This is not what forfeiture funds are meant for, right?
The US Department of Justice isn't too happy with a specific Georgia sheriff at the moment. According to The Atlanta Journal-Constitution, Gwinnett County Sheriff Butch Conway bought a Dodge Charger SRT Hellcat with nearly $70,000 in asset forfeiture funds. The DOJ says the purchase was "extravagant." Conway's spokeswoman claims the "vehicle is an appropriate purchase, especially for an agency with a $92 million budget and the opportunity this vehicle provides in making our roadways safer."
Sheriff Conway's department bought the all black Charger Hellcat last April, a purchase that had been approved by the DOJ's "equitable sharing program," which distributes assets seized during enforcement efforts to state and local law enforcement agencies.
The aim is for them to buy things with the money that further support law enforcement activities. Makes sense, right? So how does a $70k Dodge Charger Hellcat contribute to law enforcement, other than impressive highway speeds? Sheriff Conway and crew defend the purchase because the car can be used in the local "Beat the Heat" program, a nonprofit that explains to drivers the dangers of distracted driving and, ironically in this case, street racing. Instead, this program stages street races in controlled environments. Sheriff Conway also uses the Charger as his daily driver to and from work as well as for "undercover and covert operations."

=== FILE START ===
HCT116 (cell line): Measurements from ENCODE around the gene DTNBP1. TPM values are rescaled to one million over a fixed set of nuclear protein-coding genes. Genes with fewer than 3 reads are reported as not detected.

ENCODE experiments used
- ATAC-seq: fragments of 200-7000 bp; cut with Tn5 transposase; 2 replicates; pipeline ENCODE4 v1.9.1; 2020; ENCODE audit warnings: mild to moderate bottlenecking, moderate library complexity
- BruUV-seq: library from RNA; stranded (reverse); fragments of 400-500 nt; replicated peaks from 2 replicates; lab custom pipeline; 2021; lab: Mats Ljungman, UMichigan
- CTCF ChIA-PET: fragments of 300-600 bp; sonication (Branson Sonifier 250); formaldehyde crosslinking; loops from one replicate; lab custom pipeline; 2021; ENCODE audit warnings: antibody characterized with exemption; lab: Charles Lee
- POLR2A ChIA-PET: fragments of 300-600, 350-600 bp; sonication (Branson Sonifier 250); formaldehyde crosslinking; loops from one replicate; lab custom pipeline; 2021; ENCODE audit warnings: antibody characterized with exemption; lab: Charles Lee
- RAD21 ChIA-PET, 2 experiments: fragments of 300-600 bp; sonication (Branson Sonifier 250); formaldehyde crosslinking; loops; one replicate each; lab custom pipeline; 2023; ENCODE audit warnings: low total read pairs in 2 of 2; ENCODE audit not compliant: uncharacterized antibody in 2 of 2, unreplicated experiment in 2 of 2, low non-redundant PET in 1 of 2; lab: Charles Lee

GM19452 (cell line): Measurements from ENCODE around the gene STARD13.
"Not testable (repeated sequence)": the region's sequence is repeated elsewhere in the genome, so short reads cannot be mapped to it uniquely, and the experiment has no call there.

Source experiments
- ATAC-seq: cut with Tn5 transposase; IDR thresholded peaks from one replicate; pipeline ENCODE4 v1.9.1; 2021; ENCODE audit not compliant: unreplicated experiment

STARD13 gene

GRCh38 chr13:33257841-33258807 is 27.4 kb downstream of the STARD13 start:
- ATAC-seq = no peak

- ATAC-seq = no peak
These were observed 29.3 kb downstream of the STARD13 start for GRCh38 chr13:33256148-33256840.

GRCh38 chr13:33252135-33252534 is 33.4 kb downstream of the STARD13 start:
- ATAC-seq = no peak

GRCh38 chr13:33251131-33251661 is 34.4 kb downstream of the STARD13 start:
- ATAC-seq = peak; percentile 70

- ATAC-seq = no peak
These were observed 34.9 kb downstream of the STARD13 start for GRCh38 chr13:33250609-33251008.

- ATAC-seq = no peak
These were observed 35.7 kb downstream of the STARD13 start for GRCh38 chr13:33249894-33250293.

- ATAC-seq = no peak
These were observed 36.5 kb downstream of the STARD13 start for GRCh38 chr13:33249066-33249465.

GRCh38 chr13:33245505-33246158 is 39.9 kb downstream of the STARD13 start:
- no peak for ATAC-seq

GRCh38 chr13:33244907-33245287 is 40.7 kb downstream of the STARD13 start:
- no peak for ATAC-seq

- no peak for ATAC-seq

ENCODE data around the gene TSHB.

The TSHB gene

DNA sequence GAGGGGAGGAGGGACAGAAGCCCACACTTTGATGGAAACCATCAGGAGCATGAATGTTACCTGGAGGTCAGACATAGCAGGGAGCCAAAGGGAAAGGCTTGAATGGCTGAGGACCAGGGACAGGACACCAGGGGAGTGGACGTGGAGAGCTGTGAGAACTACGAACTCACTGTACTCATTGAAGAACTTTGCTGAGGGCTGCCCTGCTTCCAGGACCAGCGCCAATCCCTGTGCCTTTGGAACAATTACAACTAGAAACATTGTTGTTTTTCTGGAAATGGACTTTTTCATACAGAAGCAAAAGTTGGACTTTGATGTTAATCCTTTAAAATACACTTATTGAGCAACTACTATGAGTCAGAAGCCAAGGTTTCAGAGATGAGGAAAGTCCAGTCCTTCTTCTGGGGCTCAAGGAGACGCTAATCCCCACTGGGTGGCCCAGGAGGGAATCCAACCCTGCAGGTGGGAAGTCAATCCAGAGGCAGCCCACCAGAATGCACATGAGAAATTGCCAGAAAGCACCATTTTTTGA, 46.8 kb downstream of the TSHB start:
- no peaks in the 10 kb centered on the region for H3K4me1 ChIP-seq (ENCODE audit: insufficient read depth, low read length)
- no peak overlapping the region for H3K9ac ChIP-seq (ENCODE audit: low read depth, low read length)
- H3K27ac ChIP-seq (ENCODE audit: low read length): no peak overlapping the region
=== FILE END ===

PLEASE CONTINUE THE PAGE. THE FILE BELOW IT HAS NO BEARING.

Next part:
The executive director of Georgia Ethics Watchdogs, William Perry, described the sheriff's office's explanations of the car's purpose "bullfeathers" and that seized money assets ought to be "treated the same way as a dollar coming out of a taxpayer's pocket." The DOJ also isn't buying the sheriff's explanation. It has issued a July 31 deadline for the sheriff's department to reimburse them for the purchase. Until then the sheriff's office is not eligible to request or receive more asset forfeiture funds.
"The vehicle in question is a high-performance vehicle not typically purchased as part of a traditional fleet of law enforcement vehicles," stated the DOJ's letter to the sheriff's office demanding reimbursement. Gwinnett County officials claim they want to "resolve the matter quickly and will be adding review points in our process for equipment purchased with asset forfeiture funds to make sure we comply with guidelines set forth by the Department of Justice."